Steward taps North Carolina man for Carney presidency
A health care executive from North Carolina has been hired to take over as president and CEO of the Carney Hospital next month. Andrew Davis was introduced to the Dorchester Avenue hospital’s board at a private meeting on Monday.
Accompanying Davis were Ralph de la Torre, the chairman and CEO of the Steward Health Care System, which owns Carney Hospital, and Josh Putter, Steward’s chief operating officer.
Davis comes to Boston from his post as chief executive officer of Davis Regional Medical Center in Statesville, North Carolina, and chief executive officer of Sandhills Regional Medical Center in Hamlet, North Carolina. A Troy University (Alabama) graduate, he is a certified public accountant.
The Davis appointment comes after Bill Walczak, who was named the head of the hospital 14 months ago, abruptly parted ways with the company earlier this month.
After Davis was seen waiting to go into the meeting on Monday, the Reporter approached Keith Motley, chancellor of UMass Boston and head of Carney’s board, as he was leaving the boardroom in search of details about the session. Motley said he was a community volunteer and referred any questions to Steward.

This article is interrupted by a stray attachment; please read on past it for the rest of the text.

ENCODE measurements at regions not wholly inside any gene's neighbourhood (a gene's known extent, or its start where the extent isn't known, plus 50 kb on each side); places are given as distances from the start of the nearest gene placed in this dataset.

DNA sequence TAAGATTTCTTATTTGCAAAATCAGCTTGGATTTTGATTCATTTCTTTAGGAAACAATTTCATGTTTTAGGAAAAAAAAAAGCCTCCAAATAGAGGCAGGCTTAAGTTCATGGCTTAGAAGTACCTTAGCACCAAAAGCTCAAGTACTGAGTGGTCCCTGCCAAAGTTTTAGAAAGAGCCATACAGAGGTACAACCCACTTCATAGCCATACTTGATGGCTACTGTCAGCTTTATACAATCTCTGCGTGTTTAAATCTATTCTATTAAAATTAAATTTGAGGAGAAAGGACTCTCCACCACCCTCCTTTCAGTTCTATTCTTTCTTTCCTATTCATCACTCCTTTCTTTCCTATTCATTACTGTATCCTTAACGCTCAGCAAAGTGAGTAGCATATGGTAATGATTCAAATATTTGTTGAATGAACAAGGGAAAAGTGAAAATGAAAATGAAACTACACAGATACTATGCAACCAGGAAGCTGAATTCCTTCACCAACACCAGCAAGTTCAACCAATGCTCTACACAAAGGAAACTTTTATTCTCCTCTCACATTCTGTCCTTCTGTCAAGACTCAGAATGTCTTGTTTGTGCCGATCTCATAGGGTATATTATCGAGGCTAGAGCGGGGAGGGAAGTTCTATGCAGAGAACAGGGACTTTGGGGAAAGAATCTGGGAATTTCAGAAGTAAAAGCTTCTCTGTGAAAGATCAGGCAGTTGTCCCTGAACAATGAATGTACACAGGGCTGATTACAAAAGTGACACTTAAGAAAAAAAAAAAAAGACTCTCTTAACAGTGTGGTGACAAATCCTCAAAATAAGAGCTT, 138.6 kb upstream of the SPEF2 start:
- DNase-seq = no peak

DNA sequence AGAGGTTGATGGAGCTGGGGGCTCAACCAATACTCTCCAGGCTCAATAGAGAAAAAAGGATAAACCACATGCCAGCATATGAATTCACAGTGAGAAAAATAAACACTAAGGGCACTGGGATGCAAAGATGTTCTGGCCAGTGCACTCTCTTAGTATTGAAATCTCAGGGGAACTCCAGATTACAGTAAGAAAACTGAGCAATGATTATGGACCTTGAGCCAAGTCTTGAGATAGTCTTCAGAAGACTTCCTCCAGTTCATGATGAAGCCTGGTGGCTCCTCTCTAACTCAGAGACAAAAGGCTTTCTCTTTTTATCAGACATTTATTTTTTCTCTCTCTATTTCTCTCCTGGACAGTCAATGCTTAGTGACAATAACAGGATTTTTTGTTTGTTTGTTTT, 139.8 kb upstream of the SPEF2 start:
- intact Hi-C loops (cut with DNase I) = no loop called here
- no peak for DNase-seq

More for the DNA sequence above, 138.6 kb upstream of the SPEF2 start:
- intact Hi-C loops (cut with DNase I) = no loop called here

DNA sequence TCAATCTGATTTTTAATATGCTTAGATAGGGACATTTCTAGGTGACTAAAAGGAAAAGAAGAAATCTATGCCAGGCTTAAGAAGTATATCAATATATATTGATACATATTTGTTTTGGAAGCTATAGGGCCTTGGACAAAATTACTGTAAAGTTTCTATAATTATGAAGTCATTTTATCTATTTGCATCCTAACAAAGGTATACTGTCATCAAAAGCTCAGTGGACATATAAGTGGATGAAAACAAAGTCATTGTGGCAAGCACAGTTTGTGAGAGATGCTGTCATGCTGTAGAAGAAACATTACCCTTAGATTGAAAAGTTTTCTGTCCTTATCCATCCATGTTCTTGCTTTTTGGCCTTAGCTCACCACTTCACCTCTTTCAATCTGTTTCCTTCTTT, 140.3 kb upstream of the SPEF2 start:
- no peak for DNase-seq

On Tuesday, Davis met with several Dorchester lawmakers at the State House with local legislators still smarting over what had happened to Walczak
“Obviously Bill’s my friend and I’m upset about what happened there, but on the other hand, business has to go on and hopefully the new CEO can do a good job,” state Rep. Marty Walsh told the Reporter.
State Rep. Linda Dorcena Forry also attended the State House meeting. “I was shocked just like everyone else on how the whole situation was handled,” she said of Walczak’s departure. “I was disappointed in how the whole thing played out.” Forry reported that Davis said he valued transparency and communication, two things that the legislator said have been “lacking” during the turnover at Carney.
State Sen. Jack Hart and City Councillor Frank Baker were also at the meeting with Davis.
“It was very positive,” Hart said. “It was very positive. We’re all invested in trying to see Carney succeed in the short term and in the long term.” Hart added: “We are admirers of Bill Walczak, all of the electeds, and we’re disappointed to see him move on. But I think there was just a parting of the ways with Steward and they decided to go in another direction.”
The circumstances behind Walczak’s departure remain unclear. A Steward spokesman initially said he had resigned. Walczak disputed that statement while not publicly talking about what happened behind the scenes and the spokesman backtracked, saying the decision to part ways was mutual.
Asked Tuesday night about Walczak’s exit, Mayor Thomas Menino said, “Bill is one of the great innovators we have when it comes to health care, especially with the health centers in our city.” But, he added, “The Carney needs a lot of retooling. I think Steward has to be willing to make those changes to make sure Carney stays a health care provider in that neighborhood.”